What I love about what you wrote though, is that all the I's felt dotted, T’s crossed—you did the work in advance, then set the boundaries and expectations and finally put up the auto-responder. But I think I wonder, how do you know that you've done everything you can do? How do you for sure, definitely, 100% know you're properly set up to minimize the impact of your absence.
On Oct 15, 2018, at 8:48 AM, Sarah Schulweis <email@example.com> wrote:
There is so much to talk about here, really. After reading/hearing this question my automatic response is “time management” which, really isn’t the solution. It’s not as simple as saying, “Manage your time more and then taking vacations will be easy!”
You probably do work (or, thanks to our ever-present devices, could do work) all of the time! So this is less about time management and more about saying “No” more often, right at the beginning of an opportunity that will overburden you, and getting really clear about the priority level of every task on your to-do list. Simple, but not easy, right?
Some knitty-gritty: Create a project called “Vacation” in your project management tool of choice. Treat it seriously. List everything you need to do — not just the work you would have been doing during what is now vacation week, but also the admin things like letting clients know you’ll be out, setting up boundaries for email, writing that auto-responder, etc.
There are (and will continue to be) times when you just have to be “heads down and focused.” This may look like working after dinner or on weekends. And if you’re somewhat averse to the “hustle, hustle, hustle” entrepreneur mantra that’s everywhere these days, this way of working isn’t what you’re aiming for or enjoy the most. So when it hits, remind yourself it’s just for a short time (and make sure it actually is temporary) and learn how you can recover. Running a business is a marathon, not a 100m dash, and recovery is part of being a good runner (I love metaphors.)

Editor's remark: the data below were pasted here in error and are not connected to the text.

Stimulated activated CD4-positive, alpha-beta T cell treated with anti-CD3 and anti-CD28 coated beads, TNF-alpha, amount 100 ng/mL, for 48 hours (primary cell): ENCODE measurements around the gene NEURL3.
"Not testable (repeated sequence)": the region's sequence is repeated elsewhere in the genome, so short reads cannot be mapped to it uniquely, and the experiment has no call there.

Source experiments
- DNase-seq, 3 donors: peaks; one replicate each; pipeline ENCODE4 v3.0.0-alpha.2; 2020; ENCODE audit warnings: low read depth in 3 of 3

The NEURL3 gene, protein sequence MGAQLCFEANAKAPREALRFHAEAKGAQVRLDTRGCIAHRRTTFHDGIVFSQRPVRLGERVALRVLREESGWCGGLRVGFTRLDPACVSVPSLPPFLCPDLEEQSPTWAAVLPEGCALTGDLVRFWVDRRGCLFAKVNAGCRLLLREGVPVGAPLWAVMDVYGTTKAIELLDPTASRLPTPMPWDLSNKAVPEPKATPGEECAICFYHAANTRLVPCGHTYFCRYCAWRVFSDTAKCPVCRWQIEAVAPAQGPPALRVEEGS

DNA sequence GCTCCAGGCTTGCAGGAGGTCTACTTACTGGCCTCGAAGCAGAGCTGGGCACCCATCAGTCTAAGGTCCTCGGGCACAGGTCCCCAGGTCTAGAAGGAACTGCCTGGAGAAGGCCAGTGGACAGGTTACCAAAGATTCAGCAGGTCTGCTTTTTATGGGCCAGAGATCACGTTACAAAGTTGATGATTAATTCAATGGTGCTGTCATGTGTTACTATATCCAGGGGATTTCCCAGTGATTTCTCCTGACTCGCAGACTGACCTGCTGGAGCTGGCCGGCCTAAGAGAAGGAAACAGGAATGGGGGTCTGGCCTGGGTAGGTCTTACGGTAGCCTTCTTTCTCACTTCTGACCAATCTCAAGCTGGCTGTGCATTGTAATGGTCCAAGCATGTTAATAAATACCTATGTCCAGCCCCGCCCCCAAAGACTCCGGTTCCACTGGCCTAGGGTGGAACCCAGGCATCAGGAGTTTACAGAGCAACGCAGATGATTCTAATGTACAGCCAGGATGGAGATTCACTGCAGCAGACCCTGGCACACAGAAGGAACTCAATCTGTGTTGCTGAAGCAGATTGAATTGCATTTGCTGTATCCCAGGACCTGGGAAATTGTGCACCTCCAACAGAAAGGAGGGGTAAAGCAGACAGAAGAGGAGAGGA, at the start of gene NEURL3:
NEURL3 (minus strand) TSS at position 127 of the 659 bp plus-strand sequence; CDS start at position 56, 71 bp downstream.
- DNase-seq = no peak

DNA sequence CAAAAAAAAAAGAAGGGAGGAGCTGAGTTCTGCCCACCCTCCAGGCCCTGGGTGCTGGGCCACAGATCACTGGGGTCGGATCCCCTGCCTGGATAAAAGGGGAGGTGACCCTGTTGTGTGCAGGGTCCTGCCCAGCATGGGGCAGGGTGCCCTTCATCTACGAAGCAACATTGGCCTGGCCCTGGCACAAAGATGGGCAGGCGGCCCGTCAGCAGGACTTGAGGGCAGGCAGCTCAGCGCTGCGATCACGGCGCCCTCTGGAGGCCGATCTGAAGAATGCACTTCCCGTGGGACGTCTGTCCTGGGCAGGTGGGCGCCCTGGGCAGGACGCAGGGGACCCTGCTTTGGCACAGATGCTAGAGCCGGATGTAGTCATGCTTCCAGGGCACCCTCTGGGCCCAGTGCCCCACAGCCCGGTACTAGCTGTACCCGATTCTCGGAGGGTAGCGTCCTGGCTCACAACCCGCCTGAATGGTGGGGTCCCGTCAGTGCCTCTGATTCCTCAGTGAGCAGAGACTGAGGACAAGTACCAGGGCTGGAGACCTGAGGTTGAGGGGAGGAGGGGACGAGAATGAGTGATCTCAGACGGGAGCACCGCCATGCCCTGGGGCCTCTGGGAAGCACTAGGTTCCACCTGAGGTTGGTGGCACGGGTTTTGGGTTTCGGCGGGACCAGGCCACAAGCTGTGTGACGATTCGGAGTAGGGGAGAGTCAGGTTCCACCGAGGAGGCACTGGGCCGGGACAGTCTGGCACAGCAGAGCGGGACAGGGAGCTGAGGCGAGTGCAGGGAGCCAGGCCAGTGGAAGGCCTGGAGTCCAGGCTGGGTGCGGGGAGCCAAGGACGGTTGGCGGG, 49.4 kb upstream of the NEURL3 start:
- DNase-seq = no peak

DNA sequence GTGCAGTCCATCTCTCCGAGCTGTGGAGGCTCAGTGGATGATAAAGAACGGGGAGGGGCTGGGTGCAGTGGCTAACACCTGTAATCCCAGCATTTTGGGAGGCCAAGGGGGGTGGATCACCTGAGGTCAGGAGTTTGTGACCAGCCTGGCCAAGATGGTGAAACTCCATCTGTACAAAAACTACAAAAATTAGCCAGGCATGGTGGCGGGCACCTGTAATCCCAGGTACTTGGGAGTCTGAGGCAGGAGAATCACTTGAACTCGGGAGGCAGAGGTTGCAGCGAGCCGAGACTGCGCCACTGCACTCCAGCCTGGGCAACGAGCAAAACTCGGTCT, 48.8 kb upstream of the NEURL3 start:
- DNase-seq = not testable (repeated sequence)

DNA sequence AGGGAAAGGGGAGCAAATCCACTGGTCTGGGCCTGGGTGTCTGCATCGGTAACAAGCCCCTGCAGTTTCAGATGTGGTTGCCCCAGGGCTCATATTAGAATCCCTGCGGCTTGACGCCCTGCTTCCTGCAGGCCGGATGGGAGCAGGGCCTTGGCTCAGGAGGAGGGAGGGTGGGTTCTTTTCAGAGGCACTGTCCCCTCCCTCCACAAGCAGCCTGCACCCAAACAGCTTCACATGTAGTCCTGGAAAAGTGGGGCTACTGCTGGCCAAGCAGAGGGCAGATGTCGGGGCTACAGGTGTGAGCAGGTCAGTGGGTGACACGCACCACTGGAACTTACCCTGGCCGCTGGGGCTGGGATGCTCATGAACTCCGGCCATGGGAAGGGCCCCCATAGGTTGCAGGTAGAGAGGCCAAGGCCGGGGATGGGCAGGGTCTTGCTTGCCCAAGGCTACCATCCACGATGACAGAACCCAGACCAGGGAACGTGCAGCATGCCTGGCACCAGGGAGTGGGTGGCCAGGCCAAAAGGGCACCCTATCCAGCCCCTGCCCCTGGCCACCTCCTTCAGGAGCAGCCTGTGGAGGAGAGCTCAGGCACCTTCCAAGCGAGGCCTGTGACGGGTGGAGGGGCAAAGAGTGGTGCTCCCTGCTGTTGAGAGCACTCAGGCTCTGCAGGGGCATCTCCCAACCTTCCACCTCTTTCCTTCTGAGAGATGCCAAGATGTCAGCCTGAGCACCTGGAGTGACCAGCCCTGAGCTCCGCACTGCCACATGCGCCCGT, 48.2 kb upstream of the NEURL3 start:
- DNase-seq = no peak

When my work really starts to get to me, that’s when I know that stepping away isn’t just important, but a requirement. I have to take care of my most valuable asset — ME (my brain & my body.) Especially if you’re the main (or only) point person in your company, tending to yourself is a necessity. There’s a lot of self-care that can happen day-to-day, but there’s something unique about shutting everything down (or as close to it as possible) for a week or two.
A little tough love: You will probably never feel ready to step away or “go dark.” The good news is that this gives you permission to stop waiting to be ready and get it on the calendar.
Amid all of this, hold onto the most persuasive business reason why you should step away: the time helps you see the big picture, try to figure out what you can offload to others, what systems that you can implement to make your day easier, and most importantly, ways you can manage your time on a daily and weekly basis so you feel less overloaded. This may also mean that you have to adjust your rate and create more value for yourself (and that’s a perfectly wonderful thing.)
Sarah Schulweis is the founder of Anchor & Orbit Consulting and works with her team of experts to help businesses and creative professionals find their path to growth. Sarah believes that to create an effective strategy, you must have internal clarity about your values and motivation. And that maybe, just maybe, creativity can only happen when you understand your finances.